Home Hacking Khashoggi ally takes KSA, Israeli NSO to court over Pegasus hacking

Khashoggi ally takes KSA, Israeli NSO to court over Pegasus hacking

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A UK activist launches legal proceedings against Saudi Arabia and Israeli spyware company NSO.

  • Friends and supporters of the Saudi journalist Jamal Khashoggi held funeral prayers over an empty marble slab at one of Istanbul’s holiest mosques in November 2018. Source: Huseyin Aldemir/Reuters
    Friends and supporters of the Saudi journalist Jamal Khashoggi held funeral prayers over an empty marble slab at one of Istanbul’s holiest mosques in November 2018. (Reuters)

Saudi Arabia and Israeli technology company NSO face another legal challenge in the UK after British-Jordanian human rights activist Azzam Tamimi launched legal proceedings against them.

Tamimi was a friend of Jamal Khashoggi, the Saudi journalist who was killed in the Saudi consulate in Istanbul in 2018.

He is being represented by the law firm Bindmans and the Global Legal Action Network, which, earlier this year, filed a similar lawsuit on behalf of three other UK-based human rights activists and leaders of civil society who contend that the UAE and Saudi Arabia used NSO’s Pegasus software to hack them.

The founder and editor-in-chief of the satellite television network Al-Hiwar, Tamimi, accuses the Saudi government of using the same spyware to target him. His claim for a privacy breach is based on his case in the High Court of England & Wales against NSO Group and Saudi Arabia.

Read next: Bin Salman’s “Cyberweapon”: Not Only Against Saudis

“I was hacked with Pegasus spyware while I was in touch with Khashoggi, most likely with a view to silencing a brave and widely respected journalist,” he said in a statement. “This deliberate and evil act shows that the regime will stop at nothing to crush free speech and the human rights of those who criticize it. We will bring these matters into the light and believe that justice will prevail in the end.”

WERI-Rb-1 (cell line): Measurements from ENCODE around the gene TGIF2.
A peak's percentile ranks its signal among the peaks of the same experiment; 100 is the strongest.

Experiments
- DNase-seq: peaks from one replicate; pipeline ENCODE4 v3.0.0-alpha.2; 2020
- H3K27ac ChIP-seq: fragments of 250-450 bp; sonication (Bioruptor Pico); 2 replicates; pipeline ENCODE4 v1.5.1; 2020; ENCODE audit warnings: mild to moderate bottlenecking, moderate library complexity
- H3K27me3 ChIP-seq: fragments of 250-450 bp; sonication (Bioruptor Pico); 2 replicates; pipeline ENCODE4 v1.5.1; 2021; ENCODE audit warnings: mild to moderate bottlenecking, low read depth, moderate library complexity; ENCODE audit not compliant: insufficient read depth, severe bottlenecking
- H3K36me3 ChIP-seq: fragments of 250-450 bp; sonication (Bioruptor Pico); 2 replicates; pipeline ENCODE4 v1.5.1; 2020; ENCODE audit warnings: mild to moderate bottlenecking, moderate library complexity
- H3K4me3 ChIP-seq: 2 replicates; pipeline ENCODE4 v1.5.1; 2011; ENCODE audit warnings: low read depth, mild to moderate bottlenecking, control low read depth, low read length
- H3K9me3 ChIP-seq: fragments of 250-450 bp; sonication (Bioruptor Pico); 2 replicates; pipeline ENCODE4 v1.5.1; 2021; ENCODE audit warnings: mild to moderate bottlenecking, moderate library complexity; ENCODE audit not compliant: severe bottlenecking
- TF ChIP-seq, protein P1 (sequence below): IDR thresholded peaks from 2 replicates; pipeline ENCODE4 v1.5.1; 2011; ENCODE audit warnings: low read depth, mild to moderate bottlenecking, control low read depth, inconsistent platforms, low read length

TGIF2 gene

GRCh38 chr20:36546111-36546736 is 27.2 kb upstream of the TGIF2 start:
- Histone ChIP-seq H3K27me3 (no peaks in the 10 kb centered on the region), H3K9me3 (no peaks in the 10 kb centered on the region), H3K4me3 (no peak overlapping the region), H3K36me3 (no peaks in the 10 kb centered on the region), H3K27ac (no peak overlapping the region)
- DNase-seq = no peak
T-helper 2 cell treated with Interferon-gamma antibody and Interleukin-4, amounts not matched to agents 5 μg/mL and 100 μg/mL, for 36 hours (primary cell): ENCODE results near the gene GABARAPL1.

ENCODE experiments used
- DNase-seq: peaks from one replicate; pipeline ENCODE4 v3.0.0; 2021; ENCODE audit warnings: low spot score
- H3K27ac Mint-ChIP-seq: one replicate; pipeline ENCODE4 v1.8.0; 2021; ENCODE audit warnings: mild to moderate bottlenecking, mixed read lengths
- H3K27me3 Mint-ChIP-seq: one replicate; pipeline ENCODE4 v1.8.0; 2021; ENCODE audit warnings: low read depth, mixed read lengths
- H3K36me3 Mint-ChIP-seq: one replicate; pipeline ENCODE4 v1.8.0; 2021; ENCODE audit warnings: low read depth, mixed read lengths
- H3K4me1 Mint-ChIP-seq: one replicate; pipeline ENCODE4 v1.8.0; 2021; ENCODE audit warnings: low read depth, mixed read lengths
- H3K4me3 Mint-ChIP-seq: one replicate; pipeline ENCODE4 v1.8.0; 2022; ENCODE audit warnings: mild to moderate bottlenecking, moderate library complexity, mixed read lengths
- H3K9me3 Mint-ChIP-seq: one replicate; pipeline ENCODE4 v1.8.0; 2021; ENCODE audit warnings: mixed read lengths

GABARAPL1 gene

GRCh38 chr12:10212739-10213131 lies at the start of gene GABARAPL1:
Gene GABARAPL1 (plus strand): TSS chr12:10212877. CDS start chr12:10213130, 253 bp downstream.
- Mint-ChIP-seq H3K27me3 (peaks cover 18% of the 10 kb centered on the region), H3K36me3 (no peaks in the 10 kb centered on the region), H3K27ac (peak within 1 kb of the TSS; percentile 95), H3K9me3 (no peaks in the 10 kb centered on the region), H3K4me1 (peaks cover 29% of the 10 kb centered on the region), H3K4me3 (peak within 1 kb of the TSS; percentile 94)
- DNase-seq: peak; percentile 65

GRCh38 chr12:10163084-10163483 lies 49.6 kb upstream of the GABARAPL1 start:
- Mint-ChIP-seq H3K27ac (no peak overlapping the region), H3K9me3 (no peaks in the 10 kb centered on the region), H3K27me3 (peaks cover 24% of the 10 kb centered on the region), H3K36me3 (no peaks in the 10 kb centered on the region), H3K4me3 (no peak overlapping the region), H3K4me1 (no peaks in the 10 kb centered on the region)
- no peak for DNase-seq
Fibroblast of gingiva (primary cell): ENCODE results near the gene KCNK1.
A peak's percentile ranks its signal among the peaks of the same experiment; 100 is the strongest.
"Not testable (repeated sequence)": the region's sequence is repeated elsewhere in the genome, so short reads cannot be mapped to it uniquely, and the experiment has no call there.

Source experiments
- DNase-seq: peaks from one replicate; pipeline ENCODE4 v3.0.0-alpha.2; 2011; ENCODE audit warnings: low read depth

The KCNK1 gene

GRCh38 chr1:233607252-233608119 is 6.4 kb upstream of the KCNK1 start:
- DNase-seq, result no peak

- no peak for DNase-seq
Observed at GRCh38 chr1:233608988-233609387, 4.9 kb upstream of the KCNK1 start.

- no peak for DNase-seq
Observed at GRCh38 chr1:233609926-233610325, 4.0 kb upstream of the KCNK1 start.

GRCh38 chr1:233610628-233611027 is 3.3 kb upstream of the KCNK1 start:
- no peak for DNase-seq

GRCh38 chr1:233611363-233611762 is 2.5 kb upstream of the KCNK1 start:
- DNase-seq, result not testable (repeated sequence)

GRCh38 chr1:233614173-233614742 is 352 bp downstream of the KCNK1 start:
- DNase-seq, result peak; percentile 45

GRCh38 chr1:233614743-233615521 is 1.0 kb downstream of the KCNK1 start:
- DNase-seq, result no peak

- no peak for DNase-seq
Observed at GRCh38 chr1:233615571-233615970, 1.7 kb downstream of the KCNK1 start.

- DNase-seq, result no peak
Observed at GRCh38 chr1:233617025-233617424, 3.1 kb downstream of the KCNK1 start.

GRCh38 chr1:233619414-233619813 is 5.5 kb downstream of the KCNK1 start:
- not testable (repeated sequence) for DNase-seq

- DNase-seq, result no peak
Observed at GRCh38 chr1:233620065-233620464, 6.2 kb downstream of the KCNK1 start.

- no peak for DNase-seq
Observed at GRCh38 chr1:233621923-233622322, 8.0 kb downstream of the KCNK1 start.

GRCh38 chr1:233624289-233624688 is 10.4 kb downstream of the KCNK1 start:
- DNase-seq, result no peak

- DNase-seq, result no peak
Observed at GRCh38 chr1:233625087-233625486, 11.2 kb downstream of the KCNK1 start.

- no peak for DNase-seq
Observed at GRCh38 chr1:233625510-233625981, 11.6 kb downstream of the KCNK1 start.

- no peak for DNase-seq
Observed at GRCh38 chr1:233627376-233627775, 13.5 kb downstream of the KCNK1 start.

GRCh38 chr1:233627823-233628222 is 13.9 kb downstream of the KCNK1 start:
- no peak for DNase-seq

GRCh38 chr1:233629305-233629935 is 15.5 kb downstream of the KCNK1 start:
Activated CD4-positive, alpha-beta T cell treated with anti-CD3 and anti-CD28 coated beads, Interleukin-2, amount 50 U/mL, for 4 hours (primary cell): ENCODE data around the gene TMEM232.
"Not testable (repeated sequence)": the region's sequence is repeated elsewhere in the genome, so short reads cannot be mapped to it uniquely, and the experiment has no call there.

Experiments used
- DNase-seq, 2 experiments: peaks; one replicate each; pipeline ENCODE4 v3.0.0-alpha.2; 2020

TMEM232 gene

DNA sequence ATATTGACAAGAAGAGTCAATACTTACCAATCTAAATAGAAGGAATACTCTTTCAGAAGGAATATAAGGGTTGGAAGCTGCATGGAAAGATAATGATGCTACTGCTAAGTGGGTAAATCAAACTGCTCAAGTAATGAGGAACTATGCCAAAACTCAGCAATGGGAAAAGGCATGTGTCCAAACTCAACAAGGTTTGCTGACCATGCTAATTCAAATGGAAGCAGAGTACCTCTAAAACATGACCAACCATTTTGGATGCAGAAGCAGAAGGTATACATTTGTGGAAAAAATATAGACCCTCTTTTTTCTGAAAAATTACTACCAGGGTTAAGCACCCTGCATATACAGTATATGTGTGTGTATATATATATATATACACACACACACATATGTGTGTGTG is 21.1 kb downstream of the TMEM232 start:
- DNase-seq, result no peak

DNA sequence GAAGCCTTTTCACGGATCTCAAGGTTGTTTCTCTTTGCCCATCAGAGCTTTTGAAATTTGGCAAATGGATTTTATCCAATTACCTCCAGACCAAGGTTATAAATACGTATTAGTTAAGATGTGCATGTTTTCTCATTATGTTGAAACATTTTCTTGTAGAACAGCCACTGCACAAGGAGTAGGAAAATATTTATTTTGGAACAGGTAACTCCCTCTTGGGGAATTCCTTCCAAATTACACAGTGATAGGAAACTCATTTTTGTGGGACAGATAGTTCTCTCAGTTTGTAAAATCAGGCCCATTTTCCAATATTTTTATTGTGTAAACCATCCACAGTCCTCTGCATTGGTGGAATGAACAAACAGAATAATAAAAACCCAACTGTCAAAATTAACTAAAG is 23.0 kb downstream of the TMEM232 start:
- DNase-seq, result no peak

The High Court ruled that Saudi dissident Ghanem Al-Masarir could proceed with his case in August against the Saudi government, which also centers on the hacking of his phone using Pegasus. Saudi Arabia’s argument that it was protected by sovereign immunity was dismissed by the court.

A partner at Bindmans, Tayab Ali, said the use of spyware in the UK by foreign states was “such a serious breach of national security that it should be of major concern to the UK government and security services.” He called on the UK government to hold a public inquiry into the issue.

“Powerful spyware is being silently deployed across borders by authoritarian states targeting human rights defenders who expect to be able to conduct their crucial work safely in the UK,” said Siobhan Allen, a senior attorney with GLAN and consultant solicitor at Bindmans.

“The English courts need to recognize that this should not have happened and cannot be allowed to continue with impunity.”

Read next: Biden intelligence advisor involved in Israeli NSO spyware deals

The CIA judged that Saudi Crown Prince Mohammed Bin Salman had approved the operation in Istanbul to capture or kill Khashoggi, according to an assessment released in February 2021. Saudi officials have always denied this.

The Biden administration argued before a US court earlier this month that since MBS had just been appointed prime minister, he should be given sovereign immunity in a civil case involving the murder.

Read more: Amnesty: US immunity to MBS ‘deep betrayal’

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